Up in the Air: Beth Lisick on Stage-Diving and Snap Decisions

P&W–supported writer Beth Lisick is the author of five books, including the New York Times bestseller Everybody Into the Pool (Regan Books/Harper Collins) and, most recently, Yokohama Threeway and Other Small Shames (City Lights Publishers). This spring, Lisick will be part of the P&W–supported Sister Spit tour with RADAR Productions. She lives in Brooklyn.

Beth LisickWhat are your reading do's?
I always think about the type of event at which I’ll be reading and try to pick something I think will work in that venue. Is it a solo reading, group reading, cabaret-style show? Stuff like that. I mean, your work is your work and you only have so much to choose from, but I always think about it from an audience’s perspective (which I don’t do while I’m writing.) And sometimes I know I’ll give a better reading if it’s something I haven’t read out loud a bunch of times. I hate a canned reading.

And your reading don’ts?
Don’t ever, ever, ever, go on too long. The longest I will ever read is twenty minutes, but usually it’s more like fifteen with a Q&A or else some other dumb, surprise element I come up with.

How do you prepare for a reading?
I never over-prepare. I’ve learned not to get drunk or anything beforehand, but I also like to leave it open and see what it feels like once I get there. Some people are going to feel better if they’re totally prepared, but my favorite readings have always been when I leave a few things up in the air until the last minute.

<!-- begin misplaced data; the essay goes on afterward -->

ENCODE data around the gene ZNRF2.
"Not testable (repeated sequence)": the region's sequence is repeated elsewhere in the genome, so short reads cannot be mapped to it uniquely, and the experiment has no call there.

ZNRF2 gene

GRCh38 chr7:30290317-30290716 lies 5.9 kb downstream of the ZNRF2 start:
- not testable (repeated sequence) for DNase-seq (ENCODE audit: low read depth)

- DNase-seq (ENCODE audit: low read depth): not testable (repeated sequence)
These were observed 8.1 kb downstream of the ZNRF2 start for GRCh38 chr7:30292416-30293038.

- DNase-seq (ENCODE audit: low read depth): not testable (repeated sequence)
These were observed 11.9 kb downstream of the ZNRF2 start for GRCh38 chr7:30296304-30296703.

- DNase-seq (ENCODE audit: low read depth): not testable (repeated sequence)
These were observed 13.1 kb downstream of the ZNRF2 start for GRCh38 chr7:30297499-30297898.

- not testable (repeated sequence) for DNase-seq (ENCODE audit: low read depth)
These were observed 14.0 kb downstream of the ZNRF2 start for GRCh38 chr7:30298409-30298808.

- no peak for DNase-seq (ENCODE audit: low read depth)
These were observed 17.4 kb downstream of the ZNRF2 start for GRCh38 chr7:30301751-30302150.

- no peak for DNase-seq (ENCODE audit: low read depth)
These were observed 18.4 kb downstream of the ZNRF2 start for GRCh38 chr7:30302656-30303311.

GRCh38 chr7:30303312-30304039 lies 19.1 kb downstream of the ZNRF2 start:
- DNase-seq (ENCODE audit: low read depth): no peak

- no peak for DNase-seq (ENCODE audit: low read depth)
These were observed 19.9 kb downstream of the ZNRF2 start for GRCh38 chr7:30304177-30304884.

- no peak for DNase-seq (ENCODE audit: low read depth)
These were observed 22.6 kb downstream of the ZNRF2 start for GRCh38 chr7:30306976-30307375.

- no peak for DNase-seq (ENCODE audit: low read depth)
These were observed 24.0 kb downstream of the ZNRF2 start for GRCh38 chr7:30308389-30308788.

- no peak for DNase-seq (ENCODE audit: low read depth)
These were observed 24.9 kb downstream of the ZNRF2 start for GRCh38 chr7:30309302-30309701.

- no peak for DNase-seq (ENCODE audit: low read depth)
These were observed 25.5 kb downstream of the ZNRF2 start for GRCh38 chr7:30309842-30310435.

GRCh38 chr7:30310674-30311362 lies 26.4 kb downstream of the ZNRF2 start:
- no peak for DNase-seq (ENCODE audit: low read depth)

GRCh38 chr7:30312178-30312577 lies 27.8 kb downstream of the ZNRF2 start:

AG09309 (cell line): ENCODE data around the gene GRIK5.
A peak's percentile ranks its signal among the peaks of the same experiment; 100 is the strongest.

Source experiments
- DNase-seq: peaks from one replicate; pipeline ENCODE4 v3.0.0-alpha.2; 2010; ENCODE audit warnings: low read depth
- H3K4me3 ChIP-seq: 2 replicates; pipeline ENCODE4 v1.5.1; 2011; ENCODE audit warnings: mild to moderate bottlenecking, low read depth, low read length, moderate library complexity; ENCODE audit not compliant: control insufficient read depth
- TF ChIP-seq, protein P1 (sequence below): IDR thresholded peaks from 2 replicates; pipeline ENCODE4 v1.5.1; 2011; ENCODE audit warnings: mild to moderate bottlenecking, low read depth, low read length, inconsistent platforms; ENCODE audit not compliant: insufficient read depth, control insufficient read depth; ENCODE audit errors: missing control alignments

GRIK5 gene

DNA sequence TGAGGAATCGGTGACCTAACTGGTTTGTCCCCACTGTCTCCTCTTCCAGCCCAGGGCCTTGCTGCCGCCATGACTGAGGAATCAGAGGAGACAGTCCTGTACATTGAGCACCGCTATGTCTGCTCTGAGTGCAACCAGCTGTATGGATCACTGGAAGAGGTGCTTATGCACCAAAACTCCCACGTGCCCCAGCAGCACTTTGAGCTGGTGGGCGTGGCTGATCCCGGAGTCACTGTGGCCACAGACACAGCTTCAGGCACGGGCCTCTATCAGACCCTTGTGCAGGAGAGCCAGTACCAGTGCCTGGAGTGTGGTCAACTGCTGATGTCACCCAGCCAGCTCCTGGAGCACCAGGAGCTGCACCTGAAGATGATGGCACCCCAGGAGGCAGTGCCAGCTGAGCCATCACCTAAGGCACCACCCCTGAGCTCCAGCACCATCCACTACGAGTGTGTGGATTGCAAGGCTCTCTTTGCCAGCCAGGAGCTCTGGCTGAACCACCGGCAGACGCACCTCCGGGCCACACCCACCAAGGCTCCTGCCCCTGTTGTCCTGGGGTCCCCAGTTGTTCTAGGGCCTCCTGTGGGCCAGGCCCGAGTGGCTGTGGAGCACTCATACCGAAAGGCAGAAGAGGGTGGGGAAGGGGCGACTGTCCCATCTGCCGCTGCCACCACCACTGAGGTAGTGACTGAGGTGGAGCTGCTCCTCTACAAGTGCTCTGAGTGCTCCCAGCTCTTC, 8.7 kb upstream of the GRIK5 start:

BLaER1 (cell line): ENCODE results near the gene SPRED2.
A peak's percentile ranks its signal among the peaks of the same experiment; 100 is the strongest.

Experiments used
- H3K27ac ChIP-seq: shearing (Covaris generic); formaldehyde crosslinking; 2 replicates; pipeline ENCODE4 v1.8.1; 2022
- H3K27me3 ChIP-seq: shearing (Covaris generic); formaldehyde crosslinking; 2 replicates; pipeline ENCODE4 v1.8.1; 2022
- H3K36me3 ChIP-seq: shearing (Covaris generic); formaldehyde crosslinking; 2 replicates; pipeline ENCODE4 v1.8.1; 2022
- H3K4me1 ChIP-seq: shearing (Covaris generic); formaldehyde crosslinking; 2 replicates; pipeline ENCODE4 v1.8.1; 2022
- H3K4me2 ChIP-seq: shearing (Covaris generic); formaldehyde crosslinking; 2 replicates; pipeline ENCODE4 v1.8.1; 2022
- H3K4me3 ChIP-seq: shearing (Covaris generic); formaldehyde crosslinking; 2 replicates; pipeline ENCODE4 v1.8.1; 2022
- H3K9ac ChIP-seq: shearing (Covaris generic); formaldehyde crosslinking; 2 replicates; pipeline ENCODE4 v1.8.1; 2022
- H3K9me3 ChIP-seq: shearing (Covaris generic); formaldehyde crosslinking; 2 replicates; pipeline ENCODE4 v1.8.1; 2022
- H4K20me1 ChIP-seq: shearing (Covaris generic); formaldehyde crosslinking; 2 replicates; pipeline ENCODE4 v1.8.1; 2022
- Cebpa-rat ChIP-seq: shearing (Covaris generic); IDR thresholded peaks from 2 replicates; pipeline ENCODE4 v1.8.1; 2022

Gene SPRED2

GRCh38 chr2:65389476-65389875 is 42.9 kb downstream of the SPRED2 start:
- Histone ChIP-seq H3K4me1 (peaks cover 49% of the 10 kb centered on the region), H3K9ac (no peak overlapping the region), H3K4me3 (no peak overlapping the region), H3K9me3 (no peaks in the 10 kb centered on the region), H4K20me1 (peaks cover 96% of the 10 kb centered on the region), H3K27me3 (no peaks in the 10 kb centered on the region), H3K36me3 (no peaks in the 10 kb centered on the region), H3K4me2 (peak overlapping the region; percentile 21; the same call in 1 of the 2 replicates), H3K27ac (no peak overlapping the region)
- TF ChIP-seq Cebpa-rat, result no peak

What’s the strangest comment you’ve received from an audience member?
If bottles of gin are a “comment,” then that. If not, then “I worked with your dad at Lockheed Missiles and Spaces in 1978” was pretty good.

What’s your crowd-pleaser, and why does it work?
I don’t know that I have a crowd-pleaser. In between the poems or stories I’m reading, I try to be myself, be the person I am with my friends and my family. That always helps.

What’s the craziest (or funniest or most moving or most memorable) thing that’s happened at an event you’ve been part of?
I’ve been doing this for twenty years so a lot of shit has happened. I got booed by a very vociferous crowd when I opened for Neil Young. I’ve stage-dived and had my shirt torn off. I’ve made lifelong friends with people I’ve met at readings. I’ve completely had what felt like an aneurysm and forgotten what I was doing. I’ve been heckled by lesbians who were mad that I was a straight person on tour with lesbians. I’ve looked out in the audience and realized that there was somebody out there that I’d rather not have hear what I’m about to read and chickened out and changed at the last minute. And sometimes I’ve said fuck it and read it anyway.